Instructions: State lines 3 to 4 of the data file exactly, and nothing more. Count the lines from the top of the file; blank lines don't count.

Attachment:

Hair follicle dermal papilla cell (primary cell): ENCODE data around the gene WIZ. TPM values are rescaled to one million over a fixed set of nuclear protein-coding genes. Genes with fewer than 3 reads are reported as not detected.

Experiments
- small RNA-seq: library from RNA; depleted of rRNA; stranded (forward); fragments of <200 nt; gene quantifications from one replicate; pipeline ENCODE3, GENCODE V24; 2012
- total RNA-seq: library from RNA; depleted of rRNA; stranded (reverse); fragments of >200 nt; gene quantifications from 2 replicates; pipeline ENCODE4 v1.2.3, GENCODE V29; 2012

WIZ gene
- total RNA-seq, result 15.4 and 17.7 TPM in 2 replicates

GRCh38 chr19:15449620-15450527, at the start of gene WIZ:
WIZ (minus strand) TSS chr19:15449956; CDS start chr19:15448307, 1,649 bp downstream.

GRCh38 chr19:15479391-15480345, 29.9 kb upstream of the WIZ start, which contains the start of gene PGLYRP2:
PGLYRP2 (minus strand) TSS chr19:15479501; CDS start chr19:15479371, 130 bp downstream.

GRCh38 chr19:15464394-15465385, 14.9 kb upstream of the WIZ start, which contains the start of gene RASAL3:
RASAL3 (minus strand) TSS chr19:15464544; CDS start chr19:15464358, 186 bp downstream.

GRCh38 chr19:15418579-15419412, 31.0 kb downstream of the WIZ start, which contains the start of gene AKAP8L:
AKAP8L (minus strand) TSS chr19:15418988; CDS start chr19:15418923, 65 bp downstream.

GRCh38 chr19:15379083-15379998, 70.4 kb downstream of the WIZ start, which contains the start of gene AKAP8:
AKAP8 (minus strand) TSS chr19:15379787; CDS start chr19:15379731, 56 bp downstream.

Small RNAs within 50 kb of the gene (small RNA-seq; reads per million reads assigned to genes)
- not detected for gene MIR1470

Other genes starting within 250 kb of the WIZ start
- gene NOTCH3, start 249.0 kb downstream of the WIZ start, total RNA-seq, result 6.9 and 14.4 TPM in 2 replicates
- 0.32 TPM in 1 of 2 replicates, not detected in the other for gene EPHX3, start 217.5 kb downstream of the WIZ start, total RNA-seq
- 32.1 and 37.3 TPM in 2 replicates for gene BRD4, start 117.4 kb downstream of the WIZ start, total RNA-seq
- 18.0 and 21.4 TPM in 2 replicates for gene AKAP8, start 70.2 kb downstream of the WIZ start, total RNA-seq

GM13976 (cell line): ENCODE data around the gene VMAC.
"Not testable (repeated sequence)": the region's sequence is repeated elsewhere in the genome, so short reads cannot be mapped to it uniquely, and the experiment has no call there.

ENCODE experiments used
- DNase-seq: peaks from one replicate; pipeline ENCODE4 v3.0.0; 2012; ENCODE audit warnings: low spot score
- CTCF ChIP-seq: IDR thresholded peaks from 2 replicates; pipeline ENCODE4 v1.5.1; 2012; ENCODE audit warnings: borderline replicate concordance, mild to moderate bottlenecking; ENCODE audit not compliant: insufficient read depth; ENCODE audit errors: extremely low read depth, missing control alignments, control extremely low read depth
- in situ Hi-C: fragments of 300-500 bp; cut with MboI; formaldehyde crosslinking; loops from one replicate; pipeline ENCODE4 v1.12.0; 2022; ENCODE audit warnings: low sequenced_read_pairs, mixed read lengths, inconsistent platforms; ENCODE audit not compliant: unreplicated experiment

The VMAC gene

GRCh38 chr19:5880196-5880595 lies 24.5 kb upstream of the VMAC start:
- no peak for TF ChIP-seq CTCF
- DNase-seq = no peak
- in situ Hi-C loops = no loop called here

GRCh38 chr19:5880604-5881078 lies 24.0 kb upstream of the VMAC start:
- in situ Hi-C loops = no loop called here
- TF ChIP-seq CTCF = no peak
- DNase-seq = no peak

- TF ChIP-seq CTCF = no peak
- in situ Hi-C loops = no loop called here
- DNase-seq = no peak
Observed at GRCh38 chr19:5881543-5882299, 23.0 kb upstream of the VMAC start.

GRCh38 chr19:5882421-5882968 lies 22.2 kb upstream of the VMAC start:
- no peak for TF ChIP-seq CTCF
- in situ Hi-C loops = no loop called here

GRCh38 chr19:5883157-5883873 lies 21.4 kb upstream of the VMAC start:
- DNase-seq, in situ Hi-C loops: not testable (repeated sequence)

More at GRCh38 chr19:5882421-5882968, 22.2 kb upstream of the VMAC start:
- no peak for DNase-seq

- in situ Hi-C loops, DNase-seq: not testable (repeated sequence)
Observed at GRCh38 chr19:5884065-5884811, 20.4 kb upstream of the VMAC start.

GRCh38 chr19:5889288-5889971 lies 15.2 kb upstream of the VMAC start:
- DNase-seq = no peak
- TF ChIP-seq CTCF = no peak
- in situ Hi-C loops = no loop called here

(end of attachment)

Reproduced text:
- small RNA-seq: library from RNA; depleted of rRNA; stranded (forward); fragments of <200 nt; gene quantifications from one replicate; pipeline ENCODE3, GENCODE V24; 2012
- total RNA-seq: library from RNA; depleted of rRNA; stranded (reverse); fragments of >200 nt; gene quantifications from 2 replicates; pipeline ENCODE4 v1.2.3, GENCODE V29; 2012